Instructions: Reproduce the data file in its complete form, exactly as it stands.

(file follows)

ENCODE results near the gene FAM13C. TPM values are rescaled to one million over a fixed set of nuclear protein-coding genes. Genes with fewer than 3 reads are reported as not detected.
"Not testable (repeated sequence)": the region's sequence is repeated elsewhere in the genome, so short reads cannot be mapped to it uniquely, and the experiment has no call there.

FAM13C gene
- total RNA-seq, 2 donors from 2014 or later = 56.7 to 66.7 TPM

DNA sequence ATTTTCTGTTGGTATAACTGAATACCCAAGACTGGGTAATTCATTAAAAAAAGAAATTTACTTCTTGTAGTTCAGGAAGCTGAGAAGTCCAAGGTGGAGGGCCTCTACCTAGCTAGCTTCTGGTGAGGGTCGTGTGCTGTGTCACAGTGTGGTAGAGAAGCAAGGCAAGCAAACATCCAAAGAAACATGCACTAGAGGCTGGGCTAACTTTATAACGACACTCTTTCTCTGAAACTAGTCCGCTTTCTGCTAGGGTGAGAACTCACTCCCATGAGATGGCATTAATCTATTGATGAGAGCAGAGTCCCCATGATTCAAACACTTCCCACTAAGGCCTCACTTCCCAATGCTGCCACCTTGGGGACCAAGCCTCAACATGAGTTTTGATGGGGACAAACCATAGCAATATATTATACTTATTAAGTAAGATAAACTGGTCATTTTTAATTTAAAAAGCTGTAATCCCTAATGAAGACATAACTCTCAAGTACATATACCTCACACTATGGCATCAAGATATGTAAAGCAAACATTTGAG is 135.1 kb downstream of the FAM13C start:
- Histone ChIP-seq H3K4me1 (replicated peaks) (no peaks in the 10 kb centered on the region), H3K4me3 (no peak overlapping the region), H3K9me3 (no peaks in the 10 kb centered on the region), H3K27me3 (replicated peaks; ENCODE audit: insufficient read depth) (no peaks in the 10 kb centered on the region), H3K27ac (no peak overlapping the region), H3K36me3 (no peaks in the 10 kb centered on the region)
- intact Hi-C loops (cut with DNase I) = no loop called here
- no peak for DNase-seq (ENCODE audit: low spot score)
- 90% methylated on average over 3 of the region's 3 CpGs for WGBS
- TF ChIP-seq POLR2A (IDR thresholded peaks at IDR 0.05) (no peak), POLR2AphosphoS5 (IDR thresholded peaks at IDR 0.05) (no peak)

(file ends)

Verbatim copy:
ENCODE results near the gene FAM13C. TPM values are rescaled to one million over a fixed set of nuclear protein-coding genes. Genes with fewer than 3 reads are reported as not detected.
"Not testable (repeated sequence)": the region's sequence is repeated elsewhere in the genome, so short reads cannot be mapped to it uniquely, and the experiment has no call there.

FAM13C gene
- total RNA-seq, 2 donors from 2014 or later = 56.7 to 66.7 TPM

DNA sequence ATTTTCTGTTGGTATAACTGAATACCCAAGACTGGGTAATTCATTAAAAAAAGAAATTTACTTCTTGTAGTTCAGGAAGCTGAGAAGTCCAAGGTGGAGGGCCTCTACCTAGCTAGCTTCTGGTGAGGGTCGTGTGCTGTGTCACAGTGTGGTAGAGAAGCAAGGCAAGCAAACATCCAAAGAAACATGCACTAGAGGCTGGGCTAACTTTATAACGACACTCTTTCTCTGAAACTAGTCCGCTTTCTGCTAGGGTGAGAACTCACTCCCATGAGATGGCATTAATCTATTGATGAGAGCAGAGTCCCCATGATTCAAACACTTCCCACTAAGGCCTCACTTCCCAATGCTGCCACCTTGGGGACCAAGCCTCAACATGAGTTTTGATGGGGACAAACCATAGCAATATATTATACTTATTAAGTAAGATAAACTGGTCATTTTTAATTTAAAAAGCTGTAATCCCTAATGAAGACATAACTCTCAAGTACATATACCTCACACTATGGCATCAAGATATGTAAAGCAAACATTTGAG is 135.1 kb downstream of the FAM13C start:
- Histone ChIP-seq H3K4me1 (replicated peaks) (no peaks in the 10 kb centered on the region), H3K4me3 (no peak overlapping the region), H3K9me3 (no peaks in the 10 kb centered on the region), H3K27me3 (replicated peaks; ENCODE audit: insufficient read depth) (no peaks in the 10 kb centered on the region), H3K27ac (no peak overlapping the region), H3K36me3 (no peaks in the 10 kb centered on the region)
- intact Hi-C loops (cut with DNase I) = no loop called here
- no peak for DNase-seq (ENCODE audit: low spot score)
- 90% methylated on average over 3 of the region's 3 CpGs for WGBS
- TF ChIP-seq POLR2A (IDR thresholded peaks at IDR 0.05) (no peak), POLR2AphosphoS5 (IDR thresholded peaks at IDR 0.05) (no peak)